Featured In Issue 149, July/August/September 2010

WSR Score3.5
Basic Information on new release titles is posted as soon as titles are announced. Once reviewed, additional data is added to the database.
Anchor Bay Entertainment
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Nudity, disturbing images, language and brief sexuality
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Single Side, Single Layer (BD-25)
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Not Indicated
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Agnieszka Wojtowicz-Vosloo
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Dolby Digital 5.1
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After a horrific car accident, Anna (Ricci) wakes up to find the local funeral director Eliot Deacon (Neeson) preparing her body for her funeral. Confused, terrified, and feeling still very much alive, Anna doesn't believe she's dead, despite the funeral director's reassurances that she is merely in transition to the "After.Life." Eliot convinces her he has the ability to communicate with the dead and is the only one who can help her. Trapped inside the funeral home, with nobody to turn to except Eliot, Anna is forced to face her deepest fears and accept her own death. But Anna's grief-stricken boyfriend Paul (Long) still can't shake the nagging suspicion that Eliot isn't what he appears to be. As the funeral nears, Paul gets closer to unlocking the disturbing truth, but it could be too late. Anna may have already begun to cross over to the other side. (Gary Reber)

Special features include commentary with Co-Writer/Director Agnieszka Wojtowicz-Vosloo, the featurette "Delving Into The After.Life: The Art Of Making A Thriller" (HD 07:59), the theatrical trailer, plus up-front previews.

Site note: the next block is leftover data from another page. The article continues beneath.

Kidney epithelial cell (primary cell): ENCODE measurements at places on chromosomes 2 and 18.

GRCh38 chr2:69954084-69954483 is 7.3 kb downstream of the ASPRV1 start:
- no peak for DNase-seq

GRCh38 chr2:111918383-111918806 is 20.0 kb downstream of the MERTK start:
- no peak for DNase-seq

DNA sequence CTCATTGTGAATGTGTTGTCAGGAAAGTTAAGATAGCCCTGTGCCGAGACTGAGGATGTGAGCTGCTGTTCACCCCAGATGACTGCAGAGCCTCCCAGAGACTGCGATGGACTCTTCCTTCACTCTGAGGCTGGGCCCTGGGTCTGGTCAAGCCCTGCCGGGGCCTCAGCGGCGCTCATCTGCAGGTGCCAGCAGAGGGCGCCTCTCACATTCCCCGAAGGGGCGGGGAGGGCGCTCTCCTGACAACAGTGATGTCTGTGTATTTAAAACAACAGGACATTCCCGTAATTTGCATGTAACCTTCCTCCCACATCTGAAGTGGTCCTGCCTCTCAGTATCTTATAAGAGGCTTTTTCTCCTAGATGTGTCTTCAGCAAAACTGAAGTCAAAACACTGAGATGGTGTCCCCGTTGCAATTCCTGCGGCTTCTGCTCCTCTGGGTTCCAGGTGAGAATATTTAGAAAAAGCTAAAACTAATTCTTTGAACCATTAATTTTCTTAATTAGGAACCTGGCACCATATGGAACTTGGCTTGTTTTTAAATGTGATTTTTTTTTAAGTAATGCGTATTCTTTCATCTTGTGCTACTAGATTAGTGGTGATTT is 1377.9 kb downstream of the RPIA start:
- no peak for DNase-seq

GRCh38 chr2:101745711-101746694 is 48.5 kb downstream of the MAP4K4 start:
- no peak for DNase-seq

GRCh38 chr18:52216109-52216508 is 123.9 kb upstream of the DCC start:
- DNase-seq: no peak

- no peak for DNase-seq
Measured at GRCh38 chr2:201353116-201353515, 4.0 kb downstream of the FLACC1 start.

The 1080p AVC picture is effectively rendered to convey an eerie presence in scenes in the funeral home. Otherwise the picture is perfectly natural, with rich and warm hues. The basement funeral home scenes convey a stark, cold greenish look contrasted with Anna's richly hued red dress, as she is being prepared for viewing. Contrast is quite good, with deep blacks and revealing shadows. Resolution is appropriately soft in parts but generally revealing of fine facial features and object textures. As Anna appears to deteriorate, her flesh transitions to a lifeless pale tone. Visually, this is a stylistic picture that perfectly portrays a freighting scenario. (Gary Reber)

The non-compressed PCM 5.1-channel soundtrack is nicely produced with an eerie orchestral music score that is well recorded. The music is spread wide and deep across the soundstage and wraps deeply into the surround channels. The score delivers a strong, solid low-frequency foundation that naturally energizes the .1 LFE channel. Dialogue is nicely integrated spatially throughout, particularly during scenes in the funeral home's preparation room, with its reverbant hard surface walls, floor, and ceiling. This results in a wonderful reverbant character to the sound effects and Foley as well. While the soundtrack is in large part monaural focused, the sound has dimensional character, which heightens the realism, supported by a wonderfully haunting music score, which is prevalent throughout. This is an effectively eerie soundtrack that works well. (Gary Reber)